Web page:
MANLEY: Well, horseshoe - close only counts in horseshoes and hand grenades as the old saying goes. Yes, I had no idea. This must be the new math that people are focusing on because I have no idea of what he`s talking about there. And to Jennifer`s point, it just demonstrates the utter lack of understanding of how the Hill operates. Again they seriously miscalculated. They overreached, tried to put too much into this bill, including repealing ObamaCare, gutting Medicaid, and, you know, it was destined to fail.

And then, of course, you throw in the process that Leader McConnell used where he tried to put together the bill in secret, the exact opposite by the way of what Senator Reid did and President Obama, and he tried to jam it through the Senate. And finally his caucus --- his own caucus said no, this is too much. We are not going to go for this. And so, what is going to happen? Next week, Senator McConnell is going to force a vote in the Senate where - that is going to allow his colleagues to be tagged as voting to take away health care for 32 million Americans.

MELBER: And does Trump own it? He says he doesn`t own it.

MANLEY: He owns it lock, stock and barrel and as does McConnell and the rest of his caucus. I`ve never seen anything like it. The job of a Leader in the Senate is protect his caucus. All McConnell was going to do here is force his folks to take a vote that they are going to own from here on out. It`s just an amazing lack - utter lack of regard from the Senate and a debasement of the legislative process.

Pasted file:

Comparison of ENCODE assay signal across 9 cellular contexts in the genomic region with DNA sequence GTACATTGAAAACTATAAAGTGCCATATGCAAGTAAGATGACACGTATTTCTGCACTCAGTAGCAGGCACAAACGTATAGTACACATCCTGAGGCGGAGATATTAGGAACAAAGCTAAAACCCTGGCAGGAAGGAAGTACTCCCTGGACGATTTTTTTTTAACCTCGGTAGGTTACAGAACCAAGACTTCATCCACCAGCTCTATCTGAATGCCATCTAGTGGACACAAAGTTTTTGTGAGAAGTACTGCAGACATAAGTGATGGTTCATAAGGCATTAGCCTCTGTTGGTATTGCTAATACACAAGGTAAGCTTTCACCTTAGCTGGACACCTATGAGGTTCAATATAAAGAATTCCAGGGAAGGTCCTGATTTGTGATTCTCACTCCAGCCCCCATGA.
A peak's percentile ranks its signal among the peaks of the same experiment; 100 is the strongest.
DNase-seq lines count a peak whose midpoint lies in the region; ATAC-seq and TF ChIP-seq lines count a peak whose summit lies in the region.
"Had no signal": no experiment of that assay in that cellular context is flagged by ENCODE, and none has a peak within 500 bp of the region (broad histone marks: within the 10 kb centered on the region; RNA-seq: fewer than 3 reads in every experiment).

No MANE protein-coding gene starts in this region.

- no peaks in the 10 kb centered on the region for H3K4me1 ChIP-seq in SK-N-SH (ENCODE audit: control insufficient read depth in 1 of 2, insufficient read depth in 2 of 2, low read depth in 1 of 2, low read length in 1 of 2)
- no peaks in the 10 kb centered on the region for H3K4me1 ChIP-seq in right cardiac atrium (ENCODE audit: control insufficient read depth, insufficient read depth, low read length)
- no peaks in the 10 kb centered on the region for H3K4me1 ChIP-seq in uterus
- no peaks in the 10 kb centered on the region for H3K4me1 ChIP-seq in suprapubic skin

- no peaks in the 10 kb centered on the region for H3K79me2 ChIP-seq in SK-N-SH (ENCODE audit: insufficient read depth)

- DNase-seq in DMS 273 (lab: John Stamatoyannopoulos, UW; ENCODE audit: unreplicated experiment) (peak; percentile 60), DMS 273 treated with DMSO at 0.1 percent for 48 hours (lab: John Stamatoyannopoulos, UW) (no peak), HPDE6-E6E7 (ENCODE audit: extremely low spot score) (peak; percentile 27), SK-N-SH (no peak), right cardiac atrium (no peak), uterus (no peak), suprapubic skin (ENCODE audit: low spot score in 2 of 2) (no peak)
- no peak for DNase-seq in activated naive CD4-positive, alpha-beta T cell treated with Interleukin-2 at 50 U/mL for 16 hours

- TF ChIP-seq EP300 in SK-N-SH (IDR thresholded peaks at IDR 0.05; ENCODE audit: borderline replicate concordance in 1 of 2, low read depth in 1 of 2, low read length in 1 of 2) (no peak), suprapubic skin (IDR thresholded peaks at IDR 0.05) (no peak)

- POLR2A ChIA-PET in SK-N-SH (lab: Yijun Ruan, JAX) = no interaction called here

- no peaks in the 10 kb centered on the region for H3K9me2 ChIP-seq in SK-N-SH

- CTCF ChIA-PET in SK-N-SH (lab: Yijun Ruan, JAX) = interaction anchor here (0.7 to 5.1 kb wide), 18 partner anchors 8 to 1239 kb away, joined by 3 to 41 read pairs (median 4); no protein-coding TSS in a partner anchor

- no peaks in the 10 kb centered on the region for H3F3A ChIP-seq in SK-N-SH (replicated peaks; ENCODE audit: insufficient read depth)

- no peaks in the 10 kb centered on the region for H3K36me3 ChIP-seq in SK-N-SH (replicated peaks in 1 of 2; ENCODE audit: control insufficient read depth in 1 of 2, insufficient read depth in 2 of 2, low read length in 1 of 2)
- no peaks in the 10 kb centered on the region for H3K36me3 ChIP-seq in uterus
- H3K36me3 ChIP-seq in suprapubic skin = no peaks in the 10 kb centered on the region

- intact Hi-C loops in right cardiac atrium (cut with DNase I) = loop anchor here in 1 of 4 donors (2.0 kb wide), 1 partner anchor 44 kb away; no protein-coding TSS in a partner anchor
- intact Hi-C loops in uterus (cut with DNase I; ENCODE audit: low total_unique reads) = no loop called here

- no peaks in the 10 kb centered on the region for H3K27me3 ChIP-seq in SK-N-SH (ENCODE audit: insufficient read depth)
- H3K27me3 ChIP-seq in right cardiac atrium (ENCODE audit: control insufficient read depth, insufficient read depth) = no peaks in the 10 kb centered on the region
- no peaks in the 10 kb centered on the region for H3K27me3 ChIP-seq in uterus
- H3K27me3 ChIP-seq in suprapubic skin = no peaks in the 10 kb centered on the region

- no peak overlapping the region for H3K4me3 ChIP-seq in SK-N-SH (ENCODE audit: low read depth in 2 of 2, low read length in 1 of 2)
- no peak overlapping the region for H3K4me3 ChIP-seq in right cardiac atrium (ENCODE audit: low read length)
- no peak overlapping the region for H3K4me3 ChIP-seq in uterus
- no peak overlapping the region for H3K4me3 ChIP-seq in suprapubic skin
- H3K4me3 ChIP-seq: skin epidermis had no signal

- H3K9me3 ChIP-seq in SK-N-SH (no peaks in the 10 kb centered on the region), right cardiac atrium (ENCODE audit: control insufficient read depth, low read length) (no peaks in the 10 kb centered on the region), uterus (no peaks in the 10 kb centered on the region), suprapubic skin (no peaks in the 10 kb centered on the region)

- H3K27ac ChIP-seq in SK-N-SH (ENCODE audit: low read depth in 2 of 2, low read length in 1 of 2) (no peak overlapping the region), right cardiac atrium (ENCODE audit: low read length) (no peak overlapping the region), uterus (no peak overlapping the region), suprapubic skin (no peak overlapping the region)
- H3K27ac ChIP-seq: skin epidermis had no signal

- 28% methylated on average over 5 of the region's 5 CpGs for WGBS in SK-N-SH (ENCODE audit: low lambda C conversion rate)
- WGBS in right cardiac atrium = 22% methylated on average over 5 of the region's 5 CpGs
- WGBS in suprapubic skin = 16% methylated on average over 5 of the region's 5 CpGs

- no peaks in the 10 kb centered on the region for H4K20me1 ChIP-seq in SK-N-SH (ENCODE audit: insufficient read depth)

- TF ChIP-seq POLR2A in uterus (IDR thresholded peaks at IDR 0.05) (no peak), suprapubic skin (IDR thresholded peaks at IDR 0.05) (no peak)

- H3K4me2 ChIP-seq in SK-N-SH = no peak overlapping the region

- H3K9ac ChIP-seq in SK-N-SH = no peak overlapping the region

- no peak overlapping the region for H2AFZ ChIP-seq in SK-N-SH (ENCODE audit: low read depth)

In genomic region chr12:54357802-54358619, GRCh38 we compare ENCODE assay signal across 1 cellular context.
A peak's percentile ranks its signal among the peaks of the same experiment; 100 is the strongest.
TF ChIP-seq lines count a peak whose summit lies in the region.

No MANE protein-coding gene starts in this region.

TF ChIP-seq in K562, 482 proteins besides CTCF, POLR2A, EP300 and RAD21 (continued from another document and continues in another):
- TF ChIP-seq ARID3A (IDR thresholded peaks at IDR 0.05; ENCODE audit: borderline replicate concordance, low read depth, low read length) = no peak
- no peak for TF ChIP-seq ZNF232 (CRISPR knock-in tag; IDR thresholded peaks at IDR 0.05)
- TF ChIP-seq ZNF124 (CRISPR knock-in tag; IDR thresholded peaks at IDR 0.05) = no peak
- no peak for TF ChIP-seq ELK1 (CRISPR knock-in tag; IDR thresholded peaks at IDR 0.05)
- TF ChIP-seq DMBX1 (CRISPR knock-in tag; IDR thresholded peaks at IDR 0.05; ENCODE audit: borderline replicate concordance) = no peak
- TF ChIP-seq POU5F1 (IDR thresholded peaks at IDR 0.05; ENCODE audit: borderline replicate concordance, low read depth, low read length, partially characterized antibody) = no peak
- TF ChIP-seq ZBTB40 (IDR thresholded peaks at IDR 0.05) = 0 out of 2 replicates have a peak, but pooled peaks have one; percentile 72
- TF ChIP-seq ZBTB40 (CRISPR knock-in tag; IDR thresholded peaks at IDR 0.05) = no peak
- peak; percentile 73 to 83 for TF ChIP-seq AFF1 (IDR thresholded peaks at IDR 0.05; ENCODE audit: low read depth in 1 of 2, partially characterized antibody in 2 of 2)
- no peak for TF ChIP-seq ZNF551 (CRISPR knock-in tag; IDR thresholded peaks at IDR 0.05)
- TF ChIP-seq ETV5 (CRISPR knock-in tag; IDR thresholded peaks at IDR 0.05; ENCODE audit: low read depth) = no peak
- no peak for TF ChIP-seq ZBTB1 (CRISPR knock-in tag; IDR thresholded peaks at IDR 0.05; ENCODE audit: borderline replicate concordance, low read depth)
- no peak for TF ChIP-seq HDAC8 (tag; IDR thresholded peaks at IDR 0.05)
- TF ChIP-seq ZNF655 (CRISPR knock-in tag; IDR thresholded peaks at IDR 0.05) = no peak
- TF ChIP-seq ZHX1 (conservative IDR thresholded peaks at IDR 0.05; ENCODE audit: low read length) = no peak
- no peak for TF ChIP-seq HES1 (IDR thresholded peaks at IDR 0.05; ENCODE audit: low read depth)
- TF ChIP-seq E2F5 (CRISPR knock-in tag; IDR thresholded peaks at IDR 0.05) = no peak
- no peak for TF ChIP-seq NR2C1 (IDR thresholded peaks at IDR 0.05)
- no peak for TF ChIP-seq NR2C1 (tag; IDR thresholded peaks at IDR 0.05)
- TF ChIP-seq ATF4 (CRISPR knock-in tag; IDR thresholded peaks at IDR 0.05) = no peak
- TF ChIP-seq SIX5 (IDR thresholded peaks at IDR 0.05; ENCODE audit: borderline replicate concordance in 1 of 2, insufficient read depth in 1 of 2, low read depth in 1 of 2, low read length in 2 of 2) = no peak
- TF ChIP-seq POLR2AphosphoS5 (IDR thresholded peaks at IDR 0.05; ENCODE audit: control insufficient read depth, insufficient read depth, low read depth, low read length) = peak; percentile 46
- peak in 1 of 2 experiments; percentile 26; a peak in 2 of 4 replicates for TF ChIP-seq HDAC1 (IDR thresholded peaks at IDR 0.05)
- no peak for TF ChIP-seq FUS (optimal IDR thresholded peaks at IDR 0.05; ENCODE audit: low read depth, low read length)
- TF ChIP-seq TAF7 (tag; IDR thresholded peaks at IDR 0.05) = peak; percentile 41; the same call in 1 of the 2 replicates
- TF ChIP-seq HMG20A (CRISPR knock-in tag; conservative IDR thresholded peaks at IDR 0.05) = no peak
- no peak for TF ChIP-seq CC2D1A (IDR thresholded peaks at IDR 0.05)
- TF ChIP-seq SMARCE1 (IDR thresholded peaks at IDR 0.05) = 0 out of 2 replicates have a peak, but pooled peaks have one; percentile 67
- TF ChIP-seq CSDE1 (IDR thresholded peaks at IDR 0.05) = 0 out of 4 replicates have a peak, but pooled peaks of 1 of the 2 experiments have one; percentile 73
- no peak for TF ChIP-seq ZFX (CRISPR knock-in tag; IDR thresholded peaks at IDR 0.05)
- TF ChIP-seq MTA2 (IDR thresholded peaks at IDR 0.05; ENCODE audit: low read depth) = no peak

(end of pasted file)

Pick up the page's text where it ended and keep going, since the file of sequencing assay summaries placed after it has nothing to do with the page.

MELBER: Jennifer, does he own it or are we witnessing something that Donald Trump knew a lot about in his business life as well which is a kind of a slow motion political bankruptcy?

RUBIN: Well, it probably is a bankruptcy. He is going to own this and the other person who screwed up big time, of course, was Speaker Ryan. He had those people take a vote on a bill that was even probably less popular than the one that here. He had a lot of moderates walk the plank and those people are going to be very vulnerable in 2018. So if Republicans are mad at people, they might be mad at their leadership in each house who apparently have no regard as Jim said for protecting their members from hard votes.

MELBER: Well, we had a Conservative here and a Democratic Insider and it`s what we would call a hot panel or a hot bench. I appreciate all your energy and enthusiasm, both of you.

RUBIN: Thank you.

MELBER: Still to come, Senator Bernie Sanders calling last night`s defeat of Trumpcare and the Senate a victory for the people of this country. He`s going to join me to talk about that and I`m going to ask him, of course, about the Russian hacking including at the DNC. That`s ahead.


MELBER: Republican Jerry Moran of Kansas was one of the two Senators who killed officially that latest version of health care bill and he may have been influenced it turns out by an outpouring of opposition in his home state. Moran was one of the few Republicans who held public town halls during the most recent July fourth recess and he got an earful from his constituents including many apparent Republicans saying don`t support this bill. Another Senator across the aisle, Bernie Sanders has actually been working on all of that, whipping up what is commonly called the resistance. I`m going to speak with Senator Sanders about the latest Trumpcare fail right after this break.